Open teaching implies that teachers will implement teaching methodologies that allow learners to actively contribute to the co-creation of knowledge and be self-regulated. Teachers can approach open teaching through connectivist learning practice — which is grounded in connectivism, a student-centred teaching and learning approach where learners share and co-create knowledge by making connections that can extend beyond the duration of the course.
Open collaboration implies that teachers will work with their students to build open communities to foster teamwork and social interaction (i.e., editing a blog, creating a Wikipedia page). Students work together through the co-creation or adaptation of OER and digital artifacts — and are encouraged to share openly with others. This can happen through social media platforms, Pressbooks, websites, ePortfolios, etc.
Open assessment implies that teachers will redesign learning tasks to support both teacher — and peer — assessment and a strategy like this emphasizes reflective practice and improved learning outcomes. Indeed, adjusting and redesigning assessments to support OEP is essential. There are several technologies that can be used to support open assessment like OER authoring tools, OER repositories, social networks and collaborative editing tools. In these cases, students are assessed on collaborative, renewable assignments that are the result of the creation of supplemental learning resources that all students can benefit from (and that future students can build upon). Take for example open-class discussion forums that are established to create a space for students to discuss the feedback and answers to assessments and, by extension, to learn from each other.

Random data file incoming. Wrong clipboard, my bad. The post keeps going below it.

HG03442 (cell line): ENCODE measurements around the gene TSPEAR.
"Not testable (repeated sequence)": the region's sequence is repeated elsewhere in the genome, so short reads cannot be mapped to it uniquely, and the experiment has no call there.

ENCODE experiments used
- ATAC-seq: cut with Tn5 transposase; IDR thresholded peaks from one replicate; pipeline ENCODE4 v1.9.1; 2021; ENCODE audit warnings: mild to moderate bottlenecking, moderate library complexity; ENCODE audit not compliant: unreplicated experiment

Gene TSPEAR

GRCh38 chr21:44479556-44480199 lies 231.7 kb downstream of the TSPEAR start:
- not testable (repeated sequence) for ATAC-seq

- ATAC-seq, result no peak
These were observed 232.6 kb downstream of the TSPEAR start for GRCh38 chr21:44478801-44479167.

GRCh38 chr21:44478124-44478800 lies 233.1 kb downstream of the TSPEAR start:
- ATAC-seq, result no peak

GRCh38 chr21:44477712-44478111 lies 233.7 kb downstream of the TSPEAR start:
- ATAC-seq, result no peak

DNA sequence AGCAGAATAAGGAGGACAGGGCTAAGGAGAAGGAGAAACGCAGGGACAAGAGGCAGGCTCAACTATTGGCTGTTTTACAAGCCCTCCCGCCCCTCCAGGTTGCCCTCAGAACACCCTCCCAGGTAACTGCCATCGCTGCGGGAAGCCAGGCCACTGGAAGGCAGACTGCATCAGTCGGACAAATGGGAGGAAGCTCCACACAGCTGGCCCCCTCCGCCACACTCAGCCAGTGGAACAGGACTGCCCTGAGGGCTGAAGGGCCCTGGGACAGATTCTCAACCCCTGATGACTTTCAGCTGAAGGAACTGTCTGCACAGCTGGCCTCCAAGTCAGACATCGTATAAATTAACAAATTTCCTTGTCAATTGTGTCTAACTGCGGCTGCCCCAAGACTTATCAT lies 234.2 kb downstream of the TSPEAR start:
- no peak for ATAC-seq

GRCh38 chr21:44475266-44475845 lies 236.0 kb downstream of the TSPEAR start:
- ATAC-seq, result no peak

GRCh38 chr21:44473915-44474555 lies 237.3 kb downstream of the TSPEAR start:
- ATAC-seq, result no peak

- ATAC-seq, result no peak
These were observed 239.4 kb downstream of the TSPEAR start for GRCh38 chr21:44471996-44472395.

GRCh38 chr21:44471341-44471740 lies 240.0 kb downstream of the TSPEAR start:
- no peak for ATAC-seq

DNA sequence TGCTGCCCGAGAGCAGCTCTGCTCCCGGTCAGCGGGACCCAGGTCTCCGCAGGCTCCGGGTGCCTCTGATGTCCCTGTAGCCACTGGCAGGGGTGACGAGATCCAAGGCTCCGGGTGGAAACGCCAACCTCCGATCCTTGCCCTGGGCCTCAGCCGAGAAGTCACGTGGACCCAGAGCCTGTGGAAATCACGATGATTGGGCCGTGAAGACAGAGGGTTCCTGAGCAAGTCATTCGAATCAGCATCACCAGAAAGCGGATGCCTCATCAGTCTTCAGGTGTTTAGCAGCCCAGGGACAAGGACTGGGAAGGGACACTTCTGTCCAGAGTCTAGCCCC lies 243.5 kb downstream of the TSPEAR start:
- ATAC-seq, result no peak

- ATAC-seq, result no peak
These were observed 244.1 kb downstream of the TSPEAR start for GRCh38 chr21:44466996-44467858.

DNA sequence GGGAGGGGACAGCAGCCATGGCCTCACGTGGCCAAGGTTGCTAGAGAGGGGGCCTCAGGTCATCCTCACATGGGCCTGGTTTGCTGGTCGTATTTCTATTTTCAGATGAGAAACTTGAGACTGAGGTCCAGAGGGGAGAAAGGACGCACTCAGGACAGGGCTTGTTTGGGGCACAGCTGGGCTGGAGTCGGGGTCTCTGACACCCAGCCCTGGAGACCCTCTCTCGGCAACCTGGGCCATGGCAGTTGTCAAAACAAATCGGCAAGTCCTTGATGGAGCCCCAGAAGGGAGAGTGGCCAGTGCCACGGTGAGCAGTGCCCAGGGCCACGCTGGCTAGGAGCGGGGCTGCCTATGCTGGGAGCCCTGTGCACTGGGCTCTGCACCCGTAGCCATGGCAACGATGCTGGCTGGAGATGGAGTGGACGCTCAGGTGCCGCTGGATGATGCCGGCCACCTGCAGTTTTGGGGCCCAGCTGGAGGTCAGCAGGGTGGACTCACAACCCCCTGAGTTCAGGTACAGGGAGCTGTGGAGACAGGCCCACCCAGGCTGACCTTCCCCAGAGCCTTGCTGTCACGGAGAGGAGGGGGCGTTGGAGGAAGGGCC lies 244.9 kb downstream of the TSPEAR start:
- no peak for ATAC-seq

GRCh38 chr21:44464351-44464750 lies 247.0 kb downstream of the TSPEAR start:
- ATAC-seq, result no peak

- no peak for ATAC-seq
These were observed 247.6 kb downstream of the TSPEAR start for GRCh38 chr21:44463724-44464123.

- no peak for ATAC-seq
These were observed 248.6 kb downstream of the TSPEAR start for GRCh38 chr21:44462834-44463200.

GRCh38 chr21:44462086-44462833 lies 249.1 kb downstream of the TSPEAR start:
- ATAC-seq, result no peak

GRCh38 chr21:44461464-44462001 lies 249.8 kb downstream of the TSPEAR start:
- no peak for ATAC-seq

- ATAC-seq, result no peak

Here are two examples of OER co-created with students:
Reflect on how you could change one of your assessments to make it renewable. Share your thoughts in a Padlet.
One or more interactive elements has been excluded from this version of the text. You can view them online here: https://ecampusontario.pressbooks.pub/masteringopened/?p=35